Paleoecology of ostracoda from quanternary sediments of the Great Salt Lake Basin, Utah
Lister, Kenneth Henry
University of Kansas
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Stratigraphic collections were made from two cores more than 200 m long taken in Quaternary sediments of the Great Salt Lake Basin, Utah, in order to trace temporal changes in the complexity of the lacustrine ostracode community. It is intended to test the hypothesis that the fauna changed in a regular and predictable manner with time and in response to changing physical conditions. According to theory, during maturation of a community, diversity tends to increase in an undisturbed environment.Pleistocene sediments of the Great Salt Lake Basin were deposited during a number of successive lacustrine episodes which were separated by shrinkage and drying of the lake. Each episode can be treated as a separate period of ecosystem development. Samples from the cores were taken at intervals of 10 to 40 cm. Data on faunal composition and relative abundance of species were collected for each sample. These data were compared to each other and to data on the physical stratigraphy of the cores in several ways. Information theory diversities, equitabilities, and number of species were calculated; moving-average curves of each of these parameters were generated for each core. These data were correlated with data on Pleistocene climates. Changes in diversity with stratigraphic level in the cores delineate four episodes of ostracode community development. These episodes correlate well with inferred climatic changes as indicated by other studies. Within each episode, diversity gradually increased. The number of species fluctuated because of climatic change during lacustrine episodes. Equitability increased during the early part of each episode but thereafter levelled off and did not fluctuate as severely as the number of species did. The end of each faunal episode was marked by a drop in diversity more pronounced than those due to minor climatic change.Results can be explained by a random-migration random-extinct ion model. If, on the average, a certain number of species migrated into the lake per unit time and a certain proportion of the species were exterminated from the lake per unit time, diversity curves similar to those found would have been generated. Curves of equitability suggest that community structure remained stable within lacustrine episodes, whereas number of species fluctuated due to introductions and exterminations of the less common ostracode species. This model is similar to an island ecosystem model, and in many respects lakes may be regarded as aquatic analogs of true islands.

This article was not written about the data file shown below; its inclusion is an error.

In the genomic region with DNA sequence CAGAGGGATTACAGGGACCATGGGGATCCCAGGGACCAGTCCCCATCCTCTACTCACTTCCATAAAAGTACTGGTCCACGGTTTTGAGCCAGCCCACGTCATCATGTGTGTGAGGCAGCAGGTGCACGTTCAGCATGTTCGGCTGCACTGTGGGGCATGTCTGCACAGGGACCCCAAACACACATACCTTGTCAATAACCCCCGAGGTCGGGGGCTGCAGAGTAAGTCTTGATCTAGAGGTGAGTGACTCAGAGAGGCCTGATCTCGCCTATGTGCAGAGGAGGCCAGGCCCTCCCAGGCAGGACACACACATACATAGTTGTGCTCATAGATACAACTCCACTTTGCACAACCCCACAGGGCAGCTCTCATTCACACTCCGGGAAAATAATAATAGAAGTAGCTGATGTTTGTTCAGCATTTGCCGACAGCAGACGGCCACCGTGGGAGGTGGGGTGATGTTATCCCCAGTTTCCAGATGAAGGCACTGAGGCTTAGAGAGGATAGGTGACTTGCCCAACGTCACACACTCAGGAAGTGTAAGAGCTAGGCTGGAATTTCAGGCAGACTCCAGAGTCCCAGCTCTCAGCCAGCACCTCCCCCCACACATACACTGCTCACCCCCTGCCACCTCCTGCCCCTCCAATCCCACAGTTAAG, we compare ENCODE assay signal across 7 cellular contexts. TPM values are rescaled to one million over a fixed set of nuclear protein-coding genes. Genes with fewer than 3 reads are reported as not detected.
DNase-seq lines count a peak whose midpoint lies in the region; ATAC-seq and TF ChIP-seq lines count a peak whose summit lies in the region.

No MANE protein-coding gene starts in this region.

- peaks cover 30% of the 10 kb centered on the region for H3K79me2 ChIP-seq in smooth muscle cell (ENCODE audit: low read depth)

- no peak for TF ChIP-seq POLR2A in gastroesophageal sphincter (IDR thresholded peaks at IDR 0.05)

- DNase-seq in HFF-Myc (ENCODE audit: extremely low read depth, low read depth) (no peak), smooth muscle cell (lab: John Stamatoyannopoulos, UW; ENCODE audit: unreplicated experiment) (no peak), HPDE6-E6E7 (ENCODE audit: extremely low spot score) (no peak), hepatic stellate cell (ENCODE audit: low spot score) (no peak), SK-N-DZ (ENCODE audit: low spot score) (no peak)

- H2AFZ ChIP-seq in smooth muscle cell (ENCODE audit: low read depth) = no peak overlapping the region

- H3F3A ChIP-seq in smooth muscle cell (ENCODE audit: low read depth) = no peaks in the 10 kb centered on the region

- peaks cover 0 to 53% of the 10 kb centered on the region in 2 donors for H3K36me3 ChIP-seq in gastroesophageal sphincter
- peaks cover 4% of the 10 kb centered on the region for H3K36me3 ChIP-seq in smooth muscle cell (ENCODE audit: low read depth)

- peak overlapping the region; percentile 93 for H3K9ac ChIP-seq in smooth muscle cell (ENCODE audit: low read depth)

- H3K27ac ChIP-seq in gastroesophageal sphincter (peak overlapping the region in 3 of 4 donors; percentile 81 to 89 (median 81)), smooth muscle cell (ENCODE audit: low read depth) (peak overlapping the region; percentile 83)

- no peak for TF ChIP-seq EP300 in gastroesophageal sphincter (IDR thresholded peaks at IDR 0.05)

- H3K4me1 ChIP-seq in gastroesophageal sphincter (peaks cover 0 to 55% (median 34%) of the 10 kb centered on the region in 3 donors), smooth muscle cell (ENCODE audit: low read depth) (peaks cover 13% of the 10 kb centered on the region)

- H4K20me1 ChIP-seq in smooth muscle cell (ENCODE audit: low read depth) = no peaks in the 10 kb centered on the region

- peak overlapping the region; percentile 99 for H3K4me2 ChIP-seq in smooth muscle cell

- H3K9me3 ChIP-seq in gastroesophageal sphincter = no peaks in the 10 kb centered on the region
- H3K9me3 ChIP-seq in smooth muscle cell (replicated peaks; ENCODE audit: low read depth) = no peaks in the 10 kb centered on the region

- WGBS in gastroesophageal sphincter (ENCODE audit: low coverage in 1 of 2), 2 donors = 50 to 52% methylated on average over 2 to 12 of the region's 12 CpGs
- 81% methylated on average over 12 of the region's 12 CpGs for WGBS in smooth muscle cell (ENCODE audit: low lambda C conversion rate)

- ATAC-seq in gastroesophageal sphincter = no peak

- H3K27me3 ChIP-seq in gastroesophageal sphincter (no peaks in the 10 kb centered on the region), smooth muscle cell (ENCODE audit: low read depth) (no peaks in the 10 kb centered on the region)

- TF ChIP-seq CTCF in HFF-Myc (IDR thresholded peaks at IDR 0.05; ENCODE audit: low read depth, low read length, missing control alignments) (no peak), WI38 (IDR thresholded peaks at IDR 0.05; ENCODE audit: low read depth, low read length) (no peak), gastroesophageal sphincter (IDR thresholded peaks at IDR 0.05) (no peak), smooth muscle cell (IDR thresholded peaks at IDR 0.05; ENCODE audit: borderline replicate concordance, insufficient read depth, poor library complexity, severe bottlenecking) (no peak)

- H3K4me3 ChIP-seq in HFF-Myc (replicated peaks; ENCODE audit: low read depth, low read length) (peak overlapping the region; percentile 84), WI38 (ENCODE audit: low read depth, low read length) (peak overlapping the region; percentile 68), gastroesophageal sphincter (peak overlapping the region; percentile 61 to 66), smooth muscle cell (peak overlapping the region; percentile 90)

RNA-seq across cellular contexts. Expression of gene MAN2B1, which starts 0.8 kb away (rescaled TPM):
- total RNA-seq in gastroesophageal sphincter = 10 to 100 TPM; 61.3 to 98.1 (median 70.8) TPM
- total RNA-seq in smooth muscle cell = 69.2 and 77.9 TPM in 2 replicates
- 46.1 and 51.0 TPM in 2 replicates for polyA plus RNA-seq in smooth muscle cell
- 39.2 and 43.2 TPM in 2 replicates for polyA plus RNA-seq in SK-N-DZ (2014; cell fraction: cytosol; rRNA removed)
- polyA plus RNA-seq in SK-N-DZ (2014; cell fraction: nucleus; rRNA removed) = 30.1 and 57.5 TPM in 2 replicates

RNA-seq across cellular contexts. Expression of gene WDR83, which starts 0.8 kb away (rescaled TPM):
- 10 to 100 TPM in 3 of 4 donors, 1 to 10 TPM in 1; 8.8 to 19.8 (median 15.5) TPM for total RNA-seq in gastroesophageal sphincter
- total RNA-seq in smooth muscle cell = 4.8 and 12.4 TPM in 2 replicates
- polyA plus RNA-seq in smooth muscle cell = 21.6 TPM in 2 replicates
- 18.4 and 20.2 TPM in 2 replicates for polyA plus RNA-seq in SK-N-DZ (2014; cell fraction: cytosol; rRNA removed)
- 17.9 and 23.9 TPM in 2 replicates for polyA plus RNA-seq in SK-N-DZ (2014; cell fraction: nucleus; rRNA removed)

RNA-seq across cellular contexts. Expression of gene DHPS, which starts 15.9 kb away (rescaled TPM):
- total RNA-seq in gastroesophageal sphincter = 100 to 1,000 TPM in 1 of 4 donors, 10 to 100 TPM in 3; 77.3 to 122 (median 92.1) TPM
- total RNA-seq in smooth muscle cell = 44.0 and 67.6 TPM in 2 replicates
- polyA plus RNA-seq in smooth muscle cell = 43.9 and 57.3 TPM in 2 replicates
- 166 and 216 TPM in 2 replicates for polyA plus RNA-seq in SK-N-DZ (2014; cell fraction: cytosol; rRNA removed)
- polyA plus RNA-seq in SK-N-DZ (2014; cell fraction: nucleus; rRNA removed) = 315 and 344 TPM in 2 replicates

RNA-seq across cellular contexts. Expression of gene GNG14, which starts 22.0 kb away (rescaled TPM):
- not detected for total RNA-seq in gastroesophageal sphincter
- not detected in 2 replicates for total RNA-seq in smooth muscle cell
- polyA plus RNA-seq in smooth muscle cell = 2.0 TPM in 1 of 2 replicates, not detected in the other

Ph.D. University of Kansas, Geology 1974
- Dissertations 
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